A device used to treat burns, skin defects and scars is at the centre of a research partnership to unlock the secrets of its ability to work so effectively on hard-to-heal wounds.
Avita Medical Ltd, a regenerative medicine company specializing in developing products and technology that provide innovative treatment solutions derived from a patient’s own skin.
Its lead product, ReCell®, can be used by a clinician to rapidly create, at point of care in approximately 30 minutes, a treatment solution called Regenerative Epithelial Suspension (RES™) using a small sample of the patient’s skin. This is an autologous suspension comprising the cells and wound healing factors necessary to regenerate natural, healthy skin, which can be used to restart healing in unresponsive wounds, to repair burns using less donor skin yet with improved functional and aesthetic outcomes.
A partnership was set up in 2015 between Avita Medical Ltd and the University of Huddersfield’s Institute of Skin Integrity and Infection Prevention to to better understand the ability of RES™ to effectively treat these types of skin wounds. The Institute of Skin Integrity and Infection Prevention is an inter-disciplinary group whose members can pool an enormous range of expertise.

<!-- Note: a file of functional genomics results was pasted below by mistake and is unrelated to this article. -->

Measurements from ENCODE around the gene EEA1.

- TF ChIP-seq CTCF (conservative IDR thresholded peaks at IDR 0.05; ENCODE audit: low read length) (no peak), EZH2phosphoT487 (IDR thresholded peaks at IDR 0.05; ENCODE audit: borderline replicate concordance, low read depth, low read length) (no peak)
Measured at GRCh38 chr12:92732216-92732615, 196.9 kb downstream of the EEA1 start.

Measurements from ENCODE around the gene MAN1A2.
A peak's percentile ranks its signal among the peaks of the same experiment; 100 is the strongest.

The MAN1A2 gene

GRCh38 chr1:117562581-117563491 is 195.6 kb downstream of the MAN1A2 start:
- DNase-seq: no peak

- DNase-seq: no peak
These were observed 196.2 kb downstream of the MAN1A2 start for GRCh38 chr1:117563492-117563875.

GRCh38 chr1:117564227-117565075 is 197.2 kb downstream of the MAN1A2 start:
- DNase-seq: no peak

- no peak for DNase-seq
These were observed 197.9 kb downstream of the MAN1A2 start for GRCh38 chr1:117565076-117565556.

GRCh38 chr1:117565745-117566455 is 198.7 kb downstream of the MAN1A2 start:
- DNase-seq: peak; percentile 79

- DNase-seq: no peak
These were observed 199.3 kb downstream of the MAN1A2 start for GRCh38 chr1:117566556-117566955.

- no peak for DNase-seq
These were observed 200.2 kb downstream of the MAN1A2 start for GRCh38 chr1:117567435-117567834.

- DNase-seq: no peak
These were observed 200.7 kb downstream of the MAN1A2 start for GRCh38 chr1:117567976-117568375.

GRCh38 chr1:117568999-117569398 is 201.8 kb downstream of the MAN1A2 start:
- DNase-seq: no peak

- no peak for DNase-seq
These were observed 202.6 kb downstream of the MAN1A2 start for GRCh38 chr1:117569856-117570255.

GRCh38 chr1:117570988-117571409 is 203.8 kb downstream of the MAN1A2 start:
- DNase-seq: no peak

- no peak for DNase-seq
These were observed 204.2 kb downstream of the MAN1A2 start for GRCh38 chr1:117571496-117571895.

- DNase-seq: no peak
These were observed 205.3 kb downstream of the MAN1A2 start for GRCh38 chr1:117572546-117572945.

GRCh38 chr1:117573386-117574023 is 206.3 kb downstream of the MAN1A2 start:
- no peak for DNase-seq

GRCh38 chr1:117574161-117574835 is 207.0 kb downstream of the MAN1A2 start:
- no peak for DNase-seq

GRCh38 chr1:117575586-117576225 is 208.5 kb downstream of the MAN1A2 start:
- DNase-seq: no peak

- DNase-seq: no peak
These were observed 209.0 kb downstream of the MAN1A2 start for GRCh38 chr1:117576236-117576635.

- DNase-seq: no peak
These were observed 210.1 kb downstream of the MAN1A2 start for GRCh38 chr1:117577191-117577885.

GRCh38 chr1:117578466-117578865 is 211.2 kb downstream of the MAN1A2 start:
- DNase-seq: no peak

The research aims to gain further understanding of the cellular interactions present in RES™ and the roles these play in regenerating natural healthy skin. This could help clinicians to make more informed patient selection and lead to superior clinical outcomes.
Senior Lecturer in Biological Sciences Dr Nikolaos Georgopoulos, Reader in Advancing Clinical Practice Dr Karen Ousey and Professor of Pharmaceutics Barbara Conway – from the University of Huddersfield’s Institute of Skin Integrity and Infection Prevention – will assess the ReCell® device using donated human skin to produce RES™.
This collaborative work promises to make a real difference in people’s lives and contribute to their wellbeing as well as investigating the full potential of Regenerative Epithelial Suspension.
Following this initial collaborative evaluation, Avita Medical and the University of Huddersfield intend to finalise a longer-term strategy to explore the RES™ mechanism.